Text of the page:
Shareholder class actions have become a rich source of billable hours for plaintiff law firms in the past decade, with Leighton Holdings now the latest target over allegations of bribery and corruption in Iraq. This follows on from class actions that last year that resulted in a $200m payout to Centro shareholder litigants, and a $115m payout from National Australia Bank for failure to disclose provisions in a timely manner during the global financial crisis.
Cases tend to centre on inadequate disclosure; losses are claimed by shareholders who purchased between when they allege the bad news should have been disclosed and when it was actually fessed up to by the company.
The losses are quite real and all power to those shareholders seeking recompense. But, unfortunately, it’s other innocent shareholders who end up footing the bill, not the directors, management or previous shareholders who were lucky enough to sell out during the period of non-disclosure.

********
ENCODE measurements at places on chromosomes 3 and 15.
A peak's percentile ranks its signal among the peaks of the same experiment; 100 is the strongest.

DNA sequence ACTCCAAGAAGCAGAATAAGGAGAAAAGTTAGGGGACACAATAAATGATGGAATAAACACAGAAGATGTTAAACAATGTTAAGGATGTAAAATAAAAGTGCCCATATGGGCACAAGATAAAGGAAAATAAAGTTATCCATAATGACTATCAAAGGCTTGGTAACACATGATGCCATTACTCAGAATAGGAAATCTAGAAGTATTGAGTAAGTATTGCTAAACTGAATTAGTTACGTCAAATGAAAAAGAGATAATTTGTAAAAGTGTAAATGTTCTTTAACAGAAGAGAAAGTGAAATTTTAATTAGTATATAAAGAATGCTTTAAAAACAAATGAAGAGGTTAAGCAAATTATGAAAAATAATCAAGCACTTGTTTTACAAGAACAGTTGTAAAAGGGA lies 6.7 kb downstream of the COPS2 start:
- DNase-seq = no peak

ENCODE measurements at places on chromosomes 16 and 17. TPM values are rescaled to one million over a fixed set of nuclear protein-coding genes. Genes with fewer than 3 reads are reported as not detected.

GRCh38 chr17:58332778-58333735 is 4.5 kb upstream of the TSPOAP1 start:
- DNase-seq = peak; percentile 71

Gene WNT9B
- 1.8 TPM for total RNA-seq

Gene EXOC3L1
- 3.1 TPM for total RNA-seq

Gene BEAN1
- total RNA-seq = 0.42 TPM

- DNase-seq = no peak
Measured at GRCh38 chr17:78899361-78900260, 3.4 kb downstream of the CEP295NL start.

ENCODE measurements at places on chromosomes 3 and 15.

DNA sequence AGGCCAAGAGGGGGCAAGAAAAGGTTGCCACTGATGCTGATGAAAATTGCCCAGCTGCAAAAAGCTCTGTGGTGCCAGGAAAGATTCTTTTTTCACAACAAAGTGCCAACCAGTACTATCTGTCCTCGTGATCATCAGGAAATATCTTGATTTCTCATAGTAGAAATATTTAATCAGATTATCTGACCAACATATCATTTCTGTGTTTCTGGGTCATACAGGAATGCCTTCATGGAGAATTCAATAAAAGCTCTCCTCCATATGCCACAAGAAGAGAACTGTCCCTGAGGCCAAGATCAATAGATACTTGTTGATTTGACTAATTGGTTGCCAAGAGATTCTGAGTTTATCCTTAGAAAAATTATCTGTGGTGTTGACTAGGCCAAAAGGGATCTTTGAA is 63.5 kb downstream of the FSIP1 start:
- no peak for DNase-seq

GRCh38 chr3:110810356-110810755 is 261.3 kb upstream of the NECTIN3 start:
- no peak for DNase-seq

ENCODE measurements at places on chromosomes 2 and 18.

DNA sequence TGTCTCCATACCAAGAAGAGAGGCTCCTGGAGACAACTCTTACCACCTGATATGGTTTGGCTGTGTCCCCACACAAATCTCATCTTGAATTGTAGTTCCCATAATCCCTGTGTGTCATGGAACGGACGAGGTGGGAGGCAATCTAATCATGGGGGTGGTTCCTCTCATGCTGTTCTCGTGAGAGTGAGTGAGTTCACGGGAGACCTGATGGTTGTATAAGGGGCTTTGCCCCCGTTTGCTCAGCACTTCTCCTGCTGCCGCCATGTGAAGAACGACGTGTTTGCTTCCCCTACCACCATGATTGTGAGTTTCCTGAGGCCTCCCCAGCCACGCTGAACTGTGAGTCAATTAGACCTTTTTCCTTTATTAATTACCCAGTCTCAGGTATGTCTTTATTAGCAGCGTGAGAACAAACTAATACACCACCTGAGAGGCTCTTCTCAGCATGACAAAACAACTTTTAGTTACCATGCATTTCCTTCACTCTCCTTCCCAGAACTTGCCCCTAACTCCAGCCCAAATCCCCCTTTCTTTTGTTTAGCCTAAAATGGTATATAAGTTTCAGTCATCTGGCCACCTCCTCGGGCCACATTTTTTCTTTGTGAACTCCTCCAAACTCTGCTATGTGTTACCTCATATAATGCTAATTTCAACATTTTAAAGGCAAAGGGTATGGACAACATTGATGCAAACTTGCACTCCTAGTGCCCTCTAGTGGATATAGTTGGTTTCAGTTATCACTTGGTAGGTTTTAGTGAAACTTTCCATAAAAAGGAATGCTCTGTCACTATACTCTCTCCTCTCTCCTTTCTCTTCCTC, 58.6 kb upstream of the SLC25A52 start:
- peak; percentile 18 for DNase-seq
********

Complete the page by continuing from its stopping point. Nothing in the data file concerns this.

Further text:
We're basically robbing Peter to pay Paul and his lawyer friends. If you were an existing shareholder prior to the fiasco, or bought in after company had confessed its sins, you end up bailing out those who got mixed up in the interim. The end result is probably less fair than the initial circumstances, when you consider the existing shareholders take the hurt twice, once for the company’s bad news and then again from having to payout the litigant shareholders for their share of the loss.
It’s an area in need of some reform. Still one positive aspect from these class actions is that boards are starting to treat their disclosure obligations with a lot more care. Boards are now at great pains to scrutinise management and announce earnings downgrades as soon as possible, a recent example from Macmahon Holdings last year shows some vigour that boardrooms didn’t seem to possess a decade ago. That much is of benefit to all shareholders.
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